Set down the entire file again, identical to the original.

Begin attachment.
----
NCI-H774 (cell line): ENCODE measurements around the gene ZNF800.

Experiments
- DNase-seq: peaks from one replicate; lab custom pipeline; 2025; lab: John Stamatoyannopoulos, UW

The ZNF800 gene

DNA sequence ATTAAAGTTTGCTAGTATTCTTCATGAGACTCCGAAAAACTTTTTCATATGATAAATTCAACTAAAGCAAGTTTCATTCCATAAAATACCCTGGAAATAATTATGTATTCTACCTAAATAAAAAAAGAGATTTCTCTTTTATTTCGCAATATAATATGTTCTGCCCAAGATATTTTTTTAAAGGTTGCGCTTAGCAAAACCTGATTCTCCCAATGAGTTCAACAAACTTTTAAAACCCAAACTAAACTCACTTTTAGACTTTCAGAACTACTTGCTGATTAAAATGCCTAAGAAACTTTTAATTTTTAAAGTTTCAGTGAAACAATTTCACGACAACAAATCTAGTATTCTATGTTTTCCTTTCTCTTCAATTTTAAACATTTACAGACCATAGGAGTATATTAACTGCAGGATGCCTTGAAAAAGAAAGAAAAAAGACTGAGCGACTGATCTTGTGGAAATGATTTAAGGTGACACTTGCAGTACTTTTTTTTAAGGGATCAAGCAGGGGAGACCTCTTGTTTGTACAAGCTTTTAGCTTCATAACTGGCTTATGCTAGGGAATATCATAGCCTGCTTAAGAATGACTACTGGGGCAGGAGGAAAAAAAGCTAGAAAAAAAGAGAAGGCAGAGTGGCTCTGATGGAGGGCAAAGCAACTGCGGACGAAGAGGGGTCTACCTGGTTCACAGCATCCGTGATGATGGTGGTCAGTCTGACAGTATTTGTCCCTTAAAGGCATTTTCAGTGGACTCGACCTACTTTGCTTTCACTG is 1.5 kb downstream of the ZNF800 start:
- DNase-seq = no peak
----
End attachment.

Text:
NCI-H774 (cell line): ENCODE measurements around the gene ZNF800.

Experiments
- DNase-seq: peaks from one replicate; lab custom pipeline; 2025; lab: John Stamatoyannopoulos, UW

The ZNF800 gene

DNA sequence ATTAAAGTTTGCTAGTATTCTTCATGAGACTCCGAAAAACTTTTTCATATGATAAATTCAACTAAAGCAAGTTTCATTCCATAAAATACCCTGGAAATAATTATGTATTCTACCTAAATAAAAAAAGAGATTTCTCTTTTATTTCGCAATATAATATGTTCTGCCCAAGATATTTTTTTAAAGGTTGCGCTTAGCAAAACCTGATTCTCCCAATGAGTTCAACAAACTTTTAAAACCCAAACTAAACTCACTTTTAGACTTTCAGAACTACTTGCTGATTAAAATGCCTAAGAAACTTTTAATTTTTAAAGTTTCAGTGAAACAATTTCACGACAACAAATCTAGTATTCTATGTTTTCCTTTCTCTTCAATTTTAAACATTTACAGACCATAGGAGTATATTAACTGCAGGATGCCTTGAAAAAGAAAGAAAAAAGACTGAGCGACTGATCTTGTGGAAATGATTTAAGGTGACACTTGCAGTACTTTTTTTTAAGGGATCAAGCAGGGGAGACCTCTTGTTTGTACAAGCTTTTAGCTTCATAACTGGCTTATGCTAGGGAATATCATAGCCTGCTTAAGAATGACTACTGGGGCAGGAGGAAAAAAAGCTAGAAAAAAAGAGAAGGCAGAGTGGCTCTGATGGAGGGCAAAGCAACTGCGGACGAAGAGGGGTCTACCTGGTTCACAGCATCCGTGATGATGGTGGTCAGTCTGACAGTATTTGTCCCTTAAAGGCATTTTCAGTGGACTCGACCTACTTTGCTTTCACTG is 1.5 kb downstream of the ZNF800 start:
- DNase-seq = no peak